The Liberian Senate has mandated its Committee on Labor and Judiciary to look into a complaint of bad labor practices alleged against APM Terminals and to report to the plenary within two weeks, based on a communication presented by Montserrado County Senator Darius Dillon.
Grand Bassa County Senator Jonathan Kaipay made the motion accepting the communication and it was sent to the Senate’s Committee on Labor and Judiciary to report within two weeks.
The committee was given the task after Montserrado County Senator Abraham Darius Dillon wrote the plenary of the Liberian Senate, asking it to investigate the issue of alleged bad labor practice at the APM Terminals.
In his communication to the plenary Wednesday, 26 August, Mr. Dillon requested that the plenary look into what is alleged to be bad labor practices, including illegal dismissals on the part of the management at APM Terminals. Dillon notes that it is in violation of the company’s Collective Bargaining Agreement with workers, the Decent Act and its own handbook.
He further states that the matter has been as far back as 2014 wherein the Dock Workers Unjoin of Liberia has written many communications to the relevant government agencies, including the Ministry of Labor.
He however says the House Labor Committee in May 2014 convened a meeting with the management of PAM Terminals and the workers and told the APM Terminals management to live up to its side of the bargaining agreement but to no avail.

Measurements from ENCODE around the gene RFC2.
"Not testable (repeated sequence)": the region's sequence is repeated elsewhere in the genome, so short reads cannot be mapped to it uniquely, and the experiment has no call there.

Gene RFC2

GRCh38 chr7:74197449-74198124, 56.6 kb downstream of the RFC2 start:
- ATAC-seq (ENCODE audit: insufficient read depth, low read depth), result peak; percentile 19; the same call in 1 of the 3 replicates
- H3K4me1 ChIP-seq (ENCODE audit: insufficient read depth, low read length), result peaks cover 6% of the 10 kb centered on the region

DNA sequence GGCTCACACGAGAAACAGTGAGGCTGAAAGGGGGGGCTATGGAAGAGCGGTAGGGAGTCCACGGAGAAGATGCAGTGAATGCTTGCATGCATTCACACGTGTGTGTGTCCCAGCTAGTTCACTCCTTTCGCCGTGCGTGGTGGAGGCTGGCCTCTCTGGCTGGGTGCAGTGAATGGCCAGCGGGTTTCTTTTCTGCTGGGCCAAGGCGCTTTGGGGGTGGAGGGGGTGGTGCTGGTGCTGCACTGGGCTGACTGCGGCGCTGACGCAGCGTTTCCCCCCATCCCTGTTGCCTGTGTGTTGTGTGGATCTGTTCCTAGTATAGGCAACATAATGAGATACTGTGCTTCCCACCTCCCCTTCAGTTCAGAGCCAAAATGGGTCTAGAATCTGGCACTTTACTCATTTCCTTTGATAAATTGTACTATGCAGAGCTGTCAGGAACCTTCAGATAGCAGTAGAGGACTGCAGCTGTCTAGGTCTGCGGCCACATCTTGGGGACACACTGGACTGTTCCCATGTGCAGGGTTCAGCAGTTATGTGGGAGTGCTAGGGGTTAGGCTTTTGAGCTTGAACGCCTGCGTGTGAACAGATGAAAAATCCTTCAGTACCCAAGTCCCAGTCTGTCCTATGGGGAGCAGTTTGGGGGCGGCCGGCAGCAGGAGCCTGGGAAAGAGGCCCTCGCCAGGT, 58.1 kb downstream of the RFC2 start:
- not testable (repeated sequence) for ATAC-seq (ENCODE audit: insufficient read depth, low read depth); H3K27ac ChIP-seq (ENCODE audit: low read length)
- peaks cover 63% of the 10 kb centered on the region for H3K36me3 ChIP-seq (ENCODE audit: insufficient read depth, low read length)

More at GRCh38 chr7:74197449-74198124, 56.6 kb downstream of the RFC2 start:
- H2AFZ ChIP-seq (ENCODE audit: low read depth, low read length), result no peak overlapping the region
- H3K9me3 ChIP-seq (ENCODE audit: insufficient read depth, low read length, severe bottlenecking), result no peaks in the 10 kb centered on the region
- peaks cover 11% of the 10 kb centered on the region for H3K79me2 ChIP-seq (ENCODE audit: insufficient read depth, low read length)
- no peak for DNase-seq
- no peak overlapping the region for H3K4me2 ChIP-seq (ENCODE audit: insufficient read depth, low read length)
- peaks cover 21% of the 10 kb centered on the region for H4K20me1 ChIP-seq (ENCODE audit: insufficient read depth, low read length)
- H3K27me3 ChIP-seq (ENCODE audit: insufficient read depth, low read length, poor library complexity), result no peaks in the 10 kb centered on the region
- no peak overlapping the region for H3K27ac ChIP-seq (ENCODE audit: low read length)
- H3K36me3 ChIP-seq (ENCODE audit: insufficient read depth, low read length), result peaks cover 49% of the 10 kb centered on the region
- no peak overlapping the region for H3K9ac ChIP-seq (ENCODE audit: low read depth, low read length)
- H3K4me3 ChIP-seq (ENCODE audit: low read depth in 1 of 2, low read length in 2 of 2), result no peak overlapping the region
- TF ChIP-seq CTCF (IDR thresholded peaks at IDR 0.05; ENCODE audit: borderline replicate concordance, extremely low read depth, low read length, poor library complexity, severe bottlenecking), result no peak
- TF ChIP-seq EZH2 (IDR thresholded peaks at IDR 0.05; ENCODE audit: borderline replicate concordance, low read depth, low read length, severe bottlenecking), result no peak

In addition, Mr. Dillon indicates that the Ministry of Labor in its findings of 21 March 2018, after an investigation into the same issue, requested the APM Terminals management, among other things, to create a conductive work environment.
He says APM Terminals was requested to expedite the process of contract review with the intention of reviewing all third party contracts, pay all leave allowances unpaid during previous leave periods and pay annual leave entitlements.
Meanwhile, Senator Dillon in his communication say up to date, none of such things has happened while the people continue to complain and work in an environment that is unconducive and their rights violated in their country.
By Ethel A. Tweh–Edited by Winston W. Parley